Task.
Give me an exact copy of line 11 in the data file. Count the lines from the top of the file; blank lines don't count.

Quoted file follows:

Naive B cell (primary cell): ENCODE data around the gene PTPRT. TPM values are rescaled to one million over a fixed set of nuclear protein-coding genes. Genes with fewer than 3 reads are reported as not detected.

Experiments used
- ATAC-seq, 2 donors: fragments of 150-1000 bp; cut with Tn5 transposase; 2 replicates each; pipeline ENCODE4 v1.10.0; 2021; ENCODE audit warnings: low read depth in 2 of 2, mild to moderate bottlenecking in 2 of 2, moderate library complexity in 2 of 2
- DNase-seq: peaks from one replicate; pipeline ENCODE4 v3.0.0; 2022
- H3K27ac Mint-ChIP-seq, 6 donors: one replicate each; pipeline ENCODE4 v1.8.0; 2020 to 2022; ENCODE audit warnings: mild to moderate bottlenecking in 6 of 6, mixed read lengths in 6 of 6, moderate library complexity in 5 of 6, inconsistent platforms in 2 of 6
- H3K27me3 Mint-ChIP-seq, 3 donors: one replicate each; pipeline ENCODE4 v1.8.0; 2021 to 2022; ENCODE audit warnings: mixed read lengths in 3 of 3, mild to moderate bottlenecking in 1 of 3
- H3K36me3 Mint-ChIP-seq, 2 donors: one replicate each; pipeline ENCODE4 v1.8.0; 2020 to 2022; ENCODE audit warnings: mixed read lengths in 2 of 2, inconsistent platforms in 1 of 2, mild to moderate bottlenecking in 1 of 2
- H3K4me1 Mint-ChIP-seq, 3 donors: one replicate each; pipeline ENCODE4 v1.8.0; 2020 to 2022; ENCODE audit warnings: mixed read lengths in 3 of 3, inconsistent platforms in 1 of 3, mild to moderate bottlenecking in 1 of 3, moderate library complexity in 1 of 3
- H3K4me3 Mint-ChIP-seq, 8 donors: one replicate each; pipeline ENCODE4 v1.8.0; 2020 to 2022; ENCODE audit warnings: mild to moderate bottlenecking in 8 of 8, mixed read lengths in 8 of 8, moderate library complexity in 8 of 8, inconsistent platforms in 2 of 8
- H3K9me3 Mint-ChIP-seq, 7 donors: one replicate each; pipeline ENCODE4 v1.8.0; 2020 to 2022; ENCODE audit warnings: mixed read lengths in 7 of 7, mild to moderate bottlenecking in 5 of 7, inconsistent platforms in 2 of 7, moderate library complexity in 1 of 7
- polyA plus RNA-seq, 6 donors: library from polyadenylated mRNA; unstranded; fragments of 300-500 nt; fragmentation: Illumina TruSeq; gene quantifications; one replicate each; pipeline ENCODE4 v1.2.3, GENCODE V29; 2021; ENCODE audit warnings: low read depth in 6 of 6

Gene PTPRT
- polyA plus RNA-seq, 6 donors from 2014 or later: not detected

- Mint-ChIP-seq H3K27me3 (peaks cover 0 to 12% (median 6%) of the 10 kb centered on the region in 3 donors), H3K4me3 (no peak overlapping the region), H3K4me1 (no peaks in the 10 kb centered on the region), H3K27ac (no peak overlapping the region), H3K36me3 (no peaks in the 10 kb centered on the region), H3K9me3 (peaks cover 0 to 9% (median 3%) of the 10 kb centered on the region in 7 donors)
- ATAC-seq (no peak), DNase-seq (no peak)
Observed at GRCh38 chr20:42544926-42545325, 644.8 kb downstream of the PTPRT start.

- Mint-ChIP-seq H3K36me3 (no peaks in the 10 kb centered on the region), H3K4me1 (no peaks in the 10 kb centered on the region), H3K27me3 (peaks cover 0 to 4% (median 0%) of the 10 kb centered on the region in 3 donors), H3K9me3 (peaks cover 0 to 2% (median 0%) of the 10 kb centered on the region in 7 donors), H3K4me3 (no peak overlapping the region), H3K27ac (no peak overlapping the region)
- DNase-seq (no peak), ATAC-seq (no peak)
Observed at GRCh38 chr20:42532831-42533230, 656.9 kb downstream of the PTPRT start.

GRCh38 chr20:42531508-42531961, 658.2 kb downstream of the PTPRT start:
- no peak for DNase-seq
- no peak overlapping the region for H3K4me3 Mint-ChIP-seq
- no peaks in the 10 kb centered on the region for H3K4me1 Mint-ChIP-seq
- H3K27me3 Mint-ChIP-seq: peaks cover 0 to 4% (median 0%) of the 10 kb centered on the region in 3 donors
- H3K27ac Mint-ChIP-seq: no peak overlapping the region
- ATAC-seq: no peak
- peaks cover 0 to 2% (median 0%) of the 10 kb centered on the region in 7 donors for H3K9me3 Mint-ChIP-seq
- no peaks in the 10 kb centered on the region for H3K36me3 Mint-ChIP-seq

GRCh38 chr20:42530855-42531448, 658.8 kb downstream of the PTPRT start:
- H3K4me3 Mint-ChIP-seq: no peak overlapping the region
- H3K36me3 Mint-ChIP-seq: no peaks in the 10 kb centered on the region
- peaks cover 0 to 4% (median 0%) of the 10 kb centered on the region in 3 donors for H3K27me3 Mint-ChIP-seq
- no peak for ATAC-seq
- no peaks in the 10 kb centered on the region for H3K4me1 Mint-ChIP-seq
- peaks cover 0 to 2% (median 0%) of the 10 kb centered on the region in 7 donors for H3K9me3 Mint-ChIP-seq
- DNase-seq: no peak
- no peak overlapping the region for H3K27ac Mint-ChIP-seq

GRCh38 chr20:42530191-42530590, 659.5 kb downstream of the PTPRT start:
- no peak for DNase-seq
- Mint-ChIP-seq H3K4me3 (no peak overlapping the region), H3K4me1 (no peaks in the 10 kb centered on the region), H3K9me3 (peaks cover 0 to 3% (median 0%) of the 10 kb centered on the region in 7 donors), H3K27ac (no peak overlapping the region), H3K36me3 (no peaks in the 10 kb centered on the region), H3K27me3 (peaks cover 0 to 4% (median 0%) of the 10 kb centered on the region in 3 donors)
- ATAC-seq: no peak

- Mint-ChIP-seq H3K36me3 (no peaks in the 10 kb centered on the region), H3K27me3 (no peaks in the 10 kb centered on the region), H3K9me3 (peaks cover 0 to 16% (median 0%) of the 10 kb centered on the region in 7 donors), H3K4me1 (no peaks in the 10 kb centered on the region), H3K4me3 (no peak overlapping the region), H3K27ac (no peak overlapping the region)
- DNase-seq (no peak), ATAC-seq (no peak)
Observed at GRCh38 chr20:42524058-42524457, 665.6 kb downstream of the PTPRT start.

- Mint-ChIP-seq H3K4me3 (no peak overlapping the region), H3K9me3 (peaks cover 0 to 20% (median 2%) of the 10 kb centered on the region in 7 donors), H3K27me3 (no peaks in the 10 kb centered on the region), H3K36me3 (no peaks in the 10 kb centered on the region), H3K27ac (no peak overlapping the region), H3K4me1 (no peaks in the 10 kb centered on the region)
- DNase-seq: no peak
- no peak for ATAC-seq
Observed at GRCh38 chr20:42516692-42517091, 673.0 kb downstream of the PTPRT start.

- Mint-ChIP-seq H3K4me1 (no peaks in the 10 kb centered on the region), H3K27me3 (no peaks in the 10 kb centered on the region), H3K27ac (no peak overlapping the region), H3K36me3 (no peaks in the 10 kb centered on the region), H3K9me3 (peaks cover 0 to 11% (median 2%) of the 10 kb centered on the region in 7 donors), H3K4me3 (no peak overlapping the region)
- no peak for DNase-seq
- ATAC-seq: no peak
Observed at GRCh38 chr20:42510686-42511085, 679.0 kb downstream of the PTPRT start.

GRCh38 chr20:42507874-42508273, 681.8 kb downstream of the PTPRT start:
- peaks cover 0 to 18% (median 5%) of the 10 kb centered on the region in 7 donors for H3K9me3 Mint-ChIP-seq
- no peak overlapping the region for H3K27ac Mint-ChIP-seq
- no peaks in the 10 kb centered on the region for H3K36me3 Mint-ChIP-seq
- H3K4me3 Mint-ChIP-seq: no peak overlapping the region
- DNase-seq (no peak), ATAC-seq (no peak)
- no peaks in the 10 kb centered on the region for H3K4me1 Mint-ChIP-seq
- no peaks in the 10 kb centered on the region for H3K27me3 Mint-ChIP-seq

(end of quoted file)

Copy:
- polyA plus RNA-seq, 6 donors: library from polyadenylated mRNA; unstranded; fragments of 300-500 nt; fragmentation: Illumina TruSeq; gene quantifications; one replicate each; pipeline ENCODE4 v1.2.3, GENCODE V29; 2021; ENCODE audit warnings: low read depth in 6 of 6